Predicted Maximum Heart Rate Calculation

Published: 09th December 2009
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Before beginning an exercise program it is a good idea to check out your resting heart rate, target heart rate for your age, and a predicted maximum heart rate. It is important to establish a base so that progress can be measured. This gives a goal for each workout.

Calculation of resting heart rate is best done before getting out of bed and you are still horizontal. This is a good method to determine the minimum heart rate. Take your pulse using a stop watch or the second hand on a clock. The best approach is to measure this for a minute, but a half minute could be used and then doubled.

Resting heart rate can increase with age but there is also often significant difference among people depending on fitness levels, age, and their genetic background. This gives a starting point for you.

People most often have found that taking the heart rate is easiest on the wrist. Measure the beat of your radial artery on the side of your hand where your thumb is. To avoid confusion the fingers should be used to get the beat, the thumb has a beat of its own which makes it tricky to count. Another option often seen on TV programs is to take the pulse under the jaw on the carotid artery on the side of the neck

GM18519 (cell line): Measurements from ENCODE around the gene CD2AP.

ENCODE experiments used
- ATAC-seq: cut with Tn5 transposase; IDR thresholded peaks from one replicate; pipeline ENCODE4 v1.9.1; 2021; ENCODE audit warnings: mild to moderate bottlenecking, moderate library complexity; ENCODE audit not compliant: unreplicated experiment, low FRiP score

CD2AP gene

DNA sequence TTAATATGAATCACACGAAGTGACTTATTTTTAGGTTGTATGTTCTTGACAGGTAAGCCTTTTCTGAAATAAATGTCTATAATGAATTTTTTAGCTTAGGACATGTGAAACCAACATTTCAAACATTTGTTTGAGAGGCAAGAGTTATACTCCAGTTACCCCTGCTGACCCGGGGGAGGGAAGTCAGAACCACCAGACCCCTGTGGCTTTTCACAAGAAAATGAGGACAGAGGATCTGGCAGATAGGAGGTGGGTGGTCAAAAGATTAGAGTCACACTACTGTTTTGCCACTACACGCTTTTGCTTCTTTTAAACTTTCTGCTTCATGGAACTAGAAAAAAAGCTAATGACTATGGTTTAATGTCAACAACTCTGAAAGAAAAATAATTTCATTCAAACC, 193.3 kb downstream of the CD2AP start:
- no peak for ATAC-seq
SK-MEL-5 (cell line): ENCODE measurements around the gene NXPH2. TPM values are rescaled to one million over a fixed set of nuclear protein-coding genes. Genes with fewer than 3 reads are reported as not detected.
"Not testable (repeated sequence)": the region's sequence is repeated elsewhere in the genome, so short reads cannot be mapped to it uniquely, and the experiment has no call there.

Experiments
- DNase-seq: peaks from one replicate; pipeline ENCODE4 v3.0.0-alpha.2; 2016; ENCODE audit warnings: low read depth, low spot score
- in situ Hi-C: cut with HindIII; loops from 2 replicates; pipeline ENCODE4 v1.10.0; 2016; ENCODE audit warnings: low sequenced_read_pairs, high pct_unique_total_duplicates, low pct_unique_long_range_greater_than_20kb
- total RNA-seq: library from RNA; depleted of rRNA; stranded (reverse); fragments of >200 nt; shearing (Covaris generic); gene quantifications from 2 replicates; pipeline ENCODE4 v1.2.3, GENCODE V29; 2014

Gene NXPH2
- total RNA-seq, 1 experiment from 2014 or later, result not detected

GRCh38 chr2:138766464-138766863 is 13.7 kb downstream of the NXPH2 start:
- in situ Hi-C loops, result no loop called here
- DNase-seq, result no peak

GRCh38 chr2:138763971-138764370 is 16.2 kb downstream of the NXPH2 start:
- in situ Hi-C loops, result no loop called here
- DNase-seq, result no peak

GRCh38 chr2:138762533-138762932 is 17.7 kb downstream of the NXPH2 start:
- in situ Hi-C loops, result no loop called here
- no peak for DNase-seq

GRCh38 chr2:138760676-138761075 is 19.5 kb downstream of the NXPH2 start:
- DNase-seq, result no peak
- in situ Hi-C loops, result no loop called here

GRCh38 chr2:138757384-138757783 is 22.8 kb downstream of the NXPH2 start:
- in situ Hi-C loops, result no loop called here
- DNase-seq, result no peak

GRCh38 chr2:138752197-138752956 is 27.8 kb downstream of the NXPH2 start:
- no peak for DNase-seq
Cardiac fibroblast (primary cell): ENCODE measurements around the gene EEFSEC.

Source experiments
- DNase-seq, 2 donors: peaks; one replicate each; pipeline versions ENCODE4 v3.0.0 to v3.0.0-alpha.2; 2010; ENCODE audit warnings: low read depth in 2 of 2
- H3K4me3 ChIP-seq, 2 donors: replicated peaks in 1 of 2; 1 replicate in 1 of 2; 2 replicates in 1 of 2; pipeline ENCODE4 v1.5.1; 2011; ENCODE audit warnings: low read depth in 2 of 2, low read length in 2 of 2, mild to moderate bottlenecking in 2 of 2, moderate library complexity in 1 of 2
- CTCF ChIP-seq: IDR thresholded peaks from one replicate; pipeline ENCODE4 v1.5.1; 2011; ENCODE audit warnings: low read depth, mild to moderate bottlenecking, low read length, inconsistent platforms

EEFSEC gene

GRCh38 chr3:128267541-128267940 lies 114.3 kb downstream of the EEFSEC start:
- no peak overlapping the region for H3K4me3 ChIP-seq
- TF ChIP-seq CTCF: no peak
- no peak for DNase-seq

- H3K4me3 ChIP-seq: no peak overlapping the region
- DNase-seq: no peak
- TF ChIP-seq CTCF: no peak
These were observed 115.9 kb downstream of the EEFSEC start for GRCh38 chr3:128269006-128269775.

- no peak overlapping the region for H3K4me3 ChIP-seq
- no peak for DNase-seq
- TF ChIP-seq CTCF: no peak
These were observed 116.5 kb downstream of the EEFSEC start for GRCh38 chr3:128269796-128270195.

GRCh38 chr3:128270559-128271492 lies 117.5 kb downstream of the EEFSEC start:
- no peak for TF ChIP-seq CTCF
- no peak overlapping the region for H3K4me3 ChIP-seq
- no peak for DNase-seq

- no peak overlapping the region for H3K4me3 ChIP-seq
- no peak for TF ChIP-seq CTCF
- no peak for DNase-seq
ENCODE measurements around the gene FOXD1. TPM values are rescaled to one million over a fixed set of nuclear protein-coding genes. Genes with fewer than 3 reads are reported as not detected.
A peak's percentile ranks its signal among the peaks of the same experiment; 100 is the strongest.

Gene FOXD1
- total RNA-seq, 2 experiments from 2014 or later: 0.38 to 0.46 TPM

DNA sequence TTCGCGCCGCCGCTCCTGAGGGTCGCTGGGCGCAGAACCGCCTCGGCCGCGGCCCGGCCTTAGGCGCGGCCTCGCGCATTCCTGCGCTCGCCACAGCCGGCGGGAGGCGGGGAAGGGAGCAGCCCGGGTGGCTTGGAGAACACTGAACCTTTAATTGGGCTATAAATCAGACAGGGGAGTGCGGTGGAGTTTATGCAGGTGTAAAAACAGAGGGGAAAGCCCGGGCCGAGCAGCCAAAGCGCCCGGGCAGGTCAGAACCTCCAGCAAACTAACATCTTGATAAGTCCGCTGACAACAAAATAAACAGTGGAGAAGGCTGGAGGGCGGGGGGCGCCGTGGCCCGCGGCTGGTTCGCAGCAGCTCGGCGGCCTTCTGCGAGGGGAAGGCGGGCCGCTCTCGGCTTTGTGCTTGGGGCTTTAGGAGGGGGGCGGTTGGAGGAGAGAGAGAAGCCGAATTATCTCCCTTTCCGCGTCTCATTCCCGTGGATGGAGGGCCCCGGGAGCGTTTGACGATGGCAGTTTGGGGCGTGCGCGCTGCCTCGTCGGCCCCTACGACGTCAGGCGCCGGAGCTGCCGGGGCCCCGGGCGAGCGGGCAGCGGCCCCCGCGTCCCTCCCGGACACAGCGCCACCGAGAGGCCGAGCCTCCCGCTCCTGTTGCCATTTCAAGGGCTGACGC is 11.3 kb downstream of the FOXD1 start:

Having established your resting heart rate the next measure is the the predicted maximum heart rate calculation. This is to determine how many beats your heart could reasonably do in a minute. The target maximum heart rate is then calculated.

A cardiac stress test is the recommended approach to get data for the predicted maximum heart rate calculation. A doctor should ideally supervise this test so it is not for everyone. A doctor has the skills to look for changes that occur in the heart when it is stressed and this is used as the maximum. These tests are often done for top athletes and less often for the ordinary fitness enthusiast.

The predicted maximum heart rate is probably more commonly determined using a formula based on the age of the person. The cardiac stress test is used by researchers to calculate these formula. Keep in mind that there are still significant variations between individuals.

You will often have seen a chart on the wall at the gym, and sometimes it is on the powered exercise machines that gives a guide along the following lines:-

At age 30 At age 55

Maximum Heart Rate = 220 minus your age 190 165

Another acceptable formula is

Maximum Heart Rate = 205.8 minus (0.685 × age) 185 168

The second test gives a somewhat narrower range, and also allows a higher heart rate at an older age.

As mentioned before there is a significant difference between different people even if the fitness level and age is similar. An interesting test has been undertaken on team members on the same exercise regime, and are of similar age. Therefore these tests cannot really be applied to comparing the relative levels of fitness.

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